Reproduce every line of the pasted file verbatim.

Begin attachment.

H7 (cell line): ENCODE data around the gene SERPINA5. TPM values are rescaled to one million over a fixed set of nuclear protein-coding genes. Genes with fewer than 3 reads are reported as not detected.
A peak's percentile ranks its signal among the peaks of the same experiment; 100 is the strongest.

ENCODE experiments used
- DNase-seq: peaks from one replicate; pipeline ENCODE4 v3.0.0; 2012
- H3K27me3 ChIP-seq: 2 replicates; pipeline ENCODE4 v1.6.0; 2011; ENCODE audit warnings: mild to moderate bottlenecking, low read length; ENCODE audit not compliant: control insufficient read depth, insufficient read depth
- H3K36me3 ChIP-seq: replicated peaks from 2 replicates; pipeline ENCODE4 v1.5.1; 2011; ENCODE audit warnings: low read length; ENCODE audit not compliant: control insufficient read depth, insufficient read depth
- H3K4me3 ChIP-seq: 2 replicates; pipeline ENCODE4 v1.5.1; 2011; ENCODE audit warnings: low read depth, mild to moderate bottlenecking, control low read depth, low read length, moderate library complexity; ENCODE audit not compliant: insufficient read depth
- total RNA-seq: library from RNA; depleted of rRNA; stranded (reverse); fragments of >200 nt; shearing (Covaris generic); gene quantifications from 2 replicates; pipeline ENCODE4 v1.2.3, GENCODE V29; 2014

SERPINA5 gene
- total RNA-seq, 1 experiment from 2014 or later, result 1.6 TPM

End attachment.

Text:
H7 (cell line): ENCODE data around the gene SERPINA5. TPM values are rescaled to one million over a fixed set of nuclear protein-coding genes. Genes with fewer than 3 reads are reported as not detected.
A peak's percentile ranks its signal among the peaks of the same experiment; 100 is the strongest.

ENCODE experiments used
- DNase-seq: peaks from one replicate; pipeline ENCODE4 v3.0.0; 2012
- H3K27me3 ChIP-seq: 2 replicates; pipeline ENCODE4 v1.6.0; 2011; ENCODE audit warnings: mild to moderate bottlenecking, low read length; ENCODE audit not compliant: control insufficient read depth, insufficient read depth
- H3K36me3 ChIP-seq: replicated peaks from 2 replicates; pipeline ENCODE4 v1.5.1; 2011; ENCODE audit warnings: low read length; ENCODE audit not compliant: control insufficient read depth, insufficient read depth
- H3K4me3 ChIP-seq: 2 replicates; pipeline ENCODE4 v1.5.1; 2011; ENCODE audit warnings: low read depth, mild to moderate bottlenecking, control low read depth, low read length, moderate library complexity; ENCODE audit not compliant: insufficient read depth
- total RNA-seq: library from RNA; depleted of rRNA; stranded (reverse); fragments of >200 nt; shearing (Covaris generic); gene quantifications from 2 replicates; pipeline ENCODE4 v1.2.3, GENCODE V29; 2014

SERPINA5 gene
- total RNA-seq, 1 experiment from 2014 or later, result 1.6 TPM